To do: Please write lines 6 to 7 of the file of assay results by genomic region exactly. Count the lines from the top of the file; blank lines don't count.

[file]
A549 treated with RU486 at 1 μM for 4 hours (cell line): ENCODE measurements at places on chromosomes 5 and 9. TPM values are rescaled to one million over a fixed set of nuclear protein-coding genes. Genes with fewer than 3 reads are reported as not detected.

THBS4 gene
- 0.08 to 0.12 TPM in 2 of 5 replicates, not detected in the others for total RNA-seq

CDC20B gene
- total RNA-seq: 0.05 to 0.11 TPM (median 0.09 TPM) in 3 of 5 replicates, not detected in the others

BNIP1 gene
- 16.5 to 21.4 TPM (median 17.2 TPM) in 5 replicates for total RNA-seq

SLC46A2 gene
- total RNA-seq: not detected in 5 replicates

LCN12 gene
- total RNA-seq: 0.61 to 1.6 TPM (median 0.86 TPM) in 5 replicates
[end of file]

BNIP1 gene
- 16.5 to 21.4 TPM (median 17.2 TPM) in 5 replicates for total RNA-seq